By Suraya Hilmi Hazim, University of Liverpool
My PhD project focuses on studying the relationship between surface and subsurface deformation and the geometries of the underlying volcanic plumbing system by using scaled laboratory models. In my experiments I use solid gelatine as the elastic crustal analogue and dyed water as the magma analogue. The dyed water is injected into the base of the experimental tank at constant volumetric flux via a central injector port. These experiments are monitored using high definition video cameras to record changes in intrusion geometry and depth over time. Progressive changes in surface topography are recorded using an overhead laser scanner. Subsurface deformation resulting from intrusion growth can be observed with the aid of polarised light. The results from these experiments offer an exciting opportunity for improving ground-truth inversion modelling techniques and the interpretation of ground deformation in volcanic regions.
Suraya Hilmi Hazim is a final year PhD student at the University of Liverpool, supervised by Janine Kavanagh, Catherine Annen, Alan Boyle and David Dennis. Find out more about the exciting work coming out of the Mechanical and Geological Model Analogues Laboratory (@MAGMA_lab) by reading their recent paper and watching Suraya present her research at the AGU Virtual Poster Session – Fall 2017 (links below).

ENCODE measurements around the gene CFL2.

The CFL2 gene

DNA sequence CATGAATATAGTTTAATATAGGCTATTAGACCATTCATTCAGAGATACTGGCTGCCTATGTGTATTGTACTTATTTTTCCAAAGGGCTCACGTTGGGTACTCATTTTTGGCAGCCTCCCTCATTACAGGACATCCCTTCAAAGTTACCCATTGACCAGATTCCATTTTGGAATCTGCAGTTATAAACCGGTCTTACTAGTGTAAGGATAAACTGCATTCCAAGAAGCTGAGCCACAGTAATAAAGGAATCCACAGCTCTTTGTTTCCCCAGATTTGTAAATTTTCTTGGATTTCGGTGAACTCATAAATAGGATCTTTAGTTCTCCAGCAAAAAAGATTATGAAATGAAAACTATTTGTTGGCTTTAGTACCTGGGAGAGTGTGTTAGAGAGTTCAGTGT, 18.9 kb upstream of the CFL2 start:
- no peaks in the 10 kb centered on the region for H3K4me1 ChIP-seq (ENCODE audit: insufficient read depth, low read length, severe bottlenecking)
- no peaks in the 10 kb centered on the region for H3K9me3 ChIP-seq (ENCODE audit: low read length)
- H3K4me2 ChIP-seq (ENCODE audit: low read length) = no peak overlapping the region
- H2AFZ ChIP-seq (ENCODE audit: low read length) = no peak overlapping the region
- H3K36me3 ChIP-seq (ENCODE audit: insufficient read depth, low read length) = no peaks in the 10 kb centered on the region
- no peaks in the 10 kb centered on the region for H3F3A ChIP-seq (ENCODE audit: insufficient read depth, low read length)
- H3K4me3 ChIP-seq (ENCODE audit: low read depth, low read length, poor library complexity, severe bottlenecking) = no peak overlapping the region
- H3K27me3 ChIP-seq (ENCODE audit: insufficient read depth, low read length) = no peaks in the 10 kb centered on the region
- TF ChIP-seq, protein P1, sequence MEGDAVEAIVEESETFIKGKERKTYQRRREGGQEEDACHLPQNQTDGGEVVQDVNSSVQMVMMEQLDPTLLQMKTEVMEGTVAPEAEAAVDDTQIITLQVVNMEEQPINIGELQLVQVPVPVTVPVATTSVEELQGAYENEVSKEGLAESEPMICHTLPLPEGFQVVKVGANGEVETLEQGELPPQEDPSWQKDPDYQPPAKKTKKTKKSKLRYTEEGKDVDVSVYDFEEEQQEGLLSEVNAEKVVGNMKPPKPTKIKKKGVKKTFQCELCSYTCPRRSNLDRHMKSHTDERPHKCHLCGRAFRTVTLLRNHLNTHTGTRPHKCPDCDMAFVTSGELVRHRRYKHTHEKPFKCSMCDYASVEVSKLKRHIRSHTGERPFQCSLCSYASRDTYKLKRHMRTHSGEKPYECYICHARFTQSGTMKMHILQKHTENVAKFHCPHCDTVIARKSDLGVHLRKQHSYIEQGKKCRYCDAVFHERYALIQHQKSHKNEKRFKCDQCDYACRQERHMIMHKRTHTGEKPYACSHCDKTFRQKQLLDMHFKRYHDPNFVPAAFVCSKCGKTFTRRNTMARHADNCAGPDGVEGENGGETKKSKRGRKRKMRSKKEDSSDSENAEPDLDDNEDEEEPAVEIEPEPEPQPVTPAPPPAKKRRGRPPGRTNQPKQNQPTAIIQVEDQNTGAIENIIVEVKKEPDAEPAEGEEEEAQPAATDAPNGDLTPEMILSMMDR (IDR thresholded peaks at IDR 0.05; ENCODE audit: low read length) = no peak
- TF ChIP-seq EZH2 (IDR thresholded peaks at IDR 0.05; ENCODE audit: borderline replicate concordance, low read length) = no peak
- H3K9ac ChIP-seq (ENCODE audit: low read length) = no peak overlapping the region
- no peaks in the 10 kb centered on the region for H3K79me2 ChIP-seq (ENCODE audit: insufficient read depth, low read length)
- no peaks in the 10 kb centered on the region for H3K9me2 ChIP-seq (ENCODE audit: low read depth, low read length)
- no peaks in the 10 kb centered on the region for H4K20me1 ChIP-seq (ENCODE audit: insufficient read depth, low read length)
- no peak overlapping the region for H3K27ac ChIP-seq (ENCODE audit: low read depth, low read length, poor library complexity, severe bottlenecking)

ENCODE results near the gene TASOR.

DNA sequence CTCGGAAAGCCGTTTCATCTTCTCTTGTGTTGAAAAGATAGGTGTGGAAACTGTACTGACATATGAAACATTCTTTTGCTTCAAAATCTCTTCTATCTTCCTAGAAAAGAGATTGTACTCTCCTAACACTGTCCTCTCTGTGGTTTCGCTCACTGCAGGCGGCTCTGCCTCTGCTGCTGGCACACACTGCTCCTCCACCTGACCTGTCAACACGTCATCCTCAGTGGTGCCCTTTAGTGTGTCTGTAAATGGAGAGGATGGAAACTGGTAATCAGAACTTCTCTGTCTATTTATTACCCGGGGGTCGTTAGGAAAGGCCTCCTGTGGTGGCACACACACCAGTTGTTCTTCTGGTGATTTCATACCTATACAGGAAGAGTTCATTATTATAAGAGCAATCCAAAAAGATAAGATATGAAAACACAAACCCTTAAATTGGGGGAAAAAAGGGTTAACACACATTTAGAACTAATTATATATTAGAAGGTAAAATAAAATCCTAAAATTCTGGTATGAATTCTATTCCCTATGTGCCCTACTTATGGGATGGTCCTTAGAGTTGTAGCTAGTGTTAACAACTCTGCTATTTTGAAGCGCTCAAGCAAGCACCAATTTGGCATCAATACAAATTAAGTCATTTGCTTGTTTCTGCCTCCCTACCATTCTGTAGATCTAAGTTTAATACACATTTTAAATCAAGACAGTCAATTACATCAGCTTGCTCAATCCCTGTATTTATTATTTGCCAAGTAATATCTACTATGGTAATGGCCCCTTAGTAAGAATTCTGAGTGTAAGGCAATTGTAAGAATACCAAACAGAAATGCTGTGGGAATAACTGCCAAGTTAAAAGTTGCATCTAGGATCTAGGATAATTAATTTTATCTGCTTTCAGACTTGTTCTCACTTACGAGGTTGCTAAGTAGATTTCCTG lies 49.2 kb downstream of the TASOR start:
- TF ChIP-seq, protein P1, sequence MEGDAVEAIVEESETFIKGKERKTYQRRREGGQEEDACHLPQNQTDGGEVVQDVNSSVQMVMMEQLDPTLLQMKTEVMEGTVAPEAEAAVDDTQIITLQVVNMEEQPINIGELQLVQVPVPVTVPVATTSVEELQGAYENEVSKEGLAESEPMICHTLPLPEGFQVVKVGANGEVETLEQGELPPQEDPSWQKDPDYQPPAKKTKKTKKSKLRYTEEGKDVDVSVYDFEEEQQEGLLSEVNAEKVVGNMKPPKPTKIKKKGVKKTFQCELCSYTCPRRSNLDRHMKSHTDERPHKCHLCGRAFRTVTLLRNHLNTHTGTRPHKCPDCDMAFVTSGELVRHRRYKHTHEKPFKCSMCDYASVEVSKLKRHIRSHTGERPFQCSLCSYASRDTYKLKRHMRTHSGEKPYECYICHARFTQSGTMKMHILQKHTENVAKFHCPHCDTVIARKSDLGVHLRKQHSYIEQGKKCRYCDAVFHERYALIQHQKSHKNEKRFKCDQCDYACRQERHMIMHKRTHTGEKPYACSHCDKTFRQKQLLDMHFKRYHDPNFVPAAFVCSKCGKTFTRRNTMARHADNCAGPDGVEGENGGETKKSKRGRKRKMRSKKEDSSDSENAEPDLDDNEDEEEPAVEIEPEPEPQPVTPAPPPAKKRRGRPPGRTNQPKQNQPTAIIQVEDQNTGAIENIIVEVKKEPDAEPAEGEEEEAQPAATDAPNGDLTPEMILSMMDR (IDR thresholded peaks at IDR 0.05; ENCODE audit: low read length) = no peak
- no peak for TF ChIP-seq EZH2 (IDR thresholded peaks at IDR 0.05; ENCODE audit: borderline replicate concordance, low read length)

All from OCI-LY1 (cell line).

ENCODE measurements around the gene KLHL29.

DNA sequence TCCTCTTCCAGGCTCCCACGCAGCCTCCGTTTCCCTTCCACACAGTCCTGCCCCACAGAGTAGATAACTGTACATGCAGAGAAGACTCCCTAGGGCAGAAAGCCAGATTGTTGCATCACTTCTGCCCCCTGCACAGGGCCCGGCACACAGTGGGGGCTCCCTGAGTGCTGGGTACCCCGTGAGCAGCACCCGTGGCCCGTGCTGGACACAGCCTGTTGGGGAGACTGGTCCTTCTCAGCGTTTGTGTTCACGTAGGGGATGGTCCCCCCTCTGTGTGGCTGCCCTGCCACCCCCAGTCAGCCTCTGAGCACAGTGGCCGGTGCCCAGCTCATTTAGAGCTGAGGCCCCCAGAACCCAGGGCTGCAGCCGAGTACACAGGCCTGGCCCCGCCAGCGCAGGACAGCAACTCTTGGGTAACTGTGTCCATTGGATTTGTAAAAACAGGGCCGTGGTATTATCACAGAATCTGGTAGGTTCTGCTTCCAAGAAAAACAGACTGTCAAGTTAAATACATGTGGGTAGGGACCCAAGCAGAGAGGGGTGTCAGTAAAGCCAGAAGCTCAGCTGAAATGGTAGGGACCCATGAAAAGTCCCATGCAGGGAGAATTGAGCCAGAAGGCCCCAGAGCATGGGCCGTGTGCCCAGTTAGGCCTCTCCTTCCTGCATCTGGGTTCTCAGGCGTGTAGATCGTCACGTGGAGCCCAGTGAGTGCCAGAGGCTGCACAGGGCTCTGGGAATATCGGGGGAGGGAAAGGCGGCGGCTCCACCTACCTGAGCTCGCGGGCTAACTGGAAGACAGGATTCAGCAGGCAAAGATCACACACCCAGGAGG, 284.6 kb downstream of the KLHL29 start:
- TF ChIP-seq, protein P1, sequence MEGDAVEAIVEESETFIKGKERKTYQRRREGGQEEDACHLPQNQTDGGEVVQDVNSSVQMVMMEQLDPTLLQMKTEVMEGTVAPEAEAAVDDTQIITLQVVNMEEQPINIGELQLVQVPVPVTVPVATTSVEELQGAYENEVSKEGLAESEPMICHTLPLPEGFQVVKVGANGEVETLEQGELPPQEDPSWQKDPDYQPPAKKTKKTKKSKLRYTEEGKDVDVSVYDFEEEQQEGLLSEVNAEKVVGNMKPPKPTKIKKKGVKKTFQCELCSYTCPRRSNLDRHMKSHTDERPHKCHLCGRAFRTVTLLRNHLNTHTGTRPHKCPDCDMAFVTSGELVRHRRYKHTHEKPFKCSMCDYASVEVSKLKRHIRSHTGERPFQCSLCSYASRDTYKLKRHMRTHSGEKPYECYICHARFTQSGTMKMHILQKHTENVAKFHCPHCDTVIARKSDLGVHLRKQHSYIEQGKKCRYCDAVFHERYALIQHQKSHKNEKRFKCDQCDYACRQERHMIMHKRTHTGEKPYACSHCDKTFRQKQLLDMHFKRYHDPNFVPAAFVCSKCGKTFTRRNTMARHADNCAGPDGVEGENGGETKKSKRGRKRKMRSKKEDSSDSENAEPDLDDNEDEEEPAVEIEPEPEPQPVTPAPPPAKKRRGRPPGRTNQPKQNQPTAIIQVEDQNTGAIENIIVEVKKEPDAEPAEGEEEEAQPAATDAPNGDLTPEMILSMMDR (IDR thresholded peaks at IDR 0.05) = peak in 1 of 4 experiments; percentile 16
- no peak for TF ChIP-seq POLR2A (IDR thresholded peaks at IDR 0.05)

Kavanagh, J.L. et al., 2018. Challenging dyke ascent models using novel laboratory experiments: Implications for reinterpreting evidence of magma ascent and volcanism. Journal of Volcanology and Geothermal Research. Link: https://www.sciencedirect.com/science/article/pii/S0377027317304602